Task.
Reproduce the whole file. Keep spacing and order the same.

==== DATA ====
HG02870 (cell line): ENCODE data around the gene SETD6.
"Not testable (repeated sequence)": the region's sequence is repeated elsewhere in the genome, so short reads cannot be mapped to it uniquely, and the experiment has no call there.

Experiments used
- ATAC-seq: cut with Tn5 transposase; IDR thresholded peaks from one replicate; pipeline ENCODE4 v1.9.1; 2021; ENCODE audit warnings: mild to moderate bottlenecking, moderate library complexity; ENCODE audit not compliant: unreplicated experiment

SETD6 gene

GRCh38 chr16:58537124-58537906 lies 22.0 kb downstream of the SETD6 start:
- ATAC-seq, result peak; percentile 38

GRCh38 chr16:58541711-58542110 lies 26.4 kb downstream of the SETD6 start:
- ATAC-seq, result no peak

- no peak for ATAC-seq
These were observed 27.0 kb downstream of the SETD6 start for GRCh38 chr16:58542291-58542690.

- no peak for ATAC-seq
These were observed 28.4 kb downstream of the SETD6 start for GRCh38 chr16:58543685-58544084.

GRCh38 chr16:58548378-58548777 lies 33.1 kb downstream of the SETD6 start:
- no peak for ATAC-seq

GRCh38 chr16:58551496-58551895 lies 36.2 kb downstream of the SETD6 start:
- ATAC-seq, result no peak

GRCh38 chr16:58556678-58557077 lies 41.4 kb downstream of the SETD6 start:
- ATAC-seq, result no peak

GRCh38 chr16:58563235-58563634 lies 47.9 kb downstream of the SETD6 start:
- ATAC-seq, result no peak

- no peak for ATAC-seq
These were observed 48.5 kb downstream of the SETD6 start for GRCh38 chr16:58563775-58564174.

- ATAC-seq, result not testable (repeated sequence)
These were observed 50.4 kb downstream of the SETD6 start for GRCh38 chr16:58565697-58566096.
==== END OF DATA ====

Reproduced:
HG02870 (cell line): ENCODE data around the gene SETD6.
"Not testable (repeated sequence)": the region's sequence is repeated elsewhere in the genome, so short reads cannot be mapped to it uniquely, and the experiment has no call there.

Experiments used
- ATAC-seq: cut with Tn5 transposase; IDR thresholded peaks from one replicate; pipeline ENCODE4 v1.9.1; 2021; ENCODE audit warnings: mild to moderate bottlenecking, moderate library complexity; ENCODE audit not compliant: unreplicated experiment

SETD6 gene

GRCh38 chr16:58537124-58537906 lies 22.0 kb downstream of the SETD6 start:
- ATAC-seq, result peak; percentile 38

GRCh38 chr16:58541711-58542110 lies 26.4 kb downstream of the SETD6 start:
- ATAC-seq, result no peak

- no peak for ATAC-seq
These were observed 27.0 kb downstream of the SETD6 start for GRCh38 chr16:58542291-58542690.

- no peak for ATAC-seq
These were observed 28.4 kb downstream of the SETD6 start for GRCh38 chr16:58543685-58544084.

GRCh38 chr16:58548378-58548777 lies 33.1 kb downstream of the SETD6 start:
- no peak for ATAC-seq

GRCh38 chr16:58551496-58551895 lies 36.2 kb downstream of the SETD6 start:
- ATAC-seq, result no peak

GRCh38 chr16:58556678-58557077 lies 41.4 kb downstream of the SETD6 start:
- ATAC-seq, result no peak

GRCh38 chr16:58563235-58563634 lies 47.9 kb downstream of the SETD6 start:
- ATAC-seq, result no peak

- no peak for ATAC-seq
These were observed 48.5 kb downstream of the SETD6 start for GRCh38 chr16:58563775-58564174.

- ATAC-seq, result not testable (repeated sequence)
These were observed 50.4 kb downstream of the SETD6 start for GRCh38 chr16:58565697-58566096.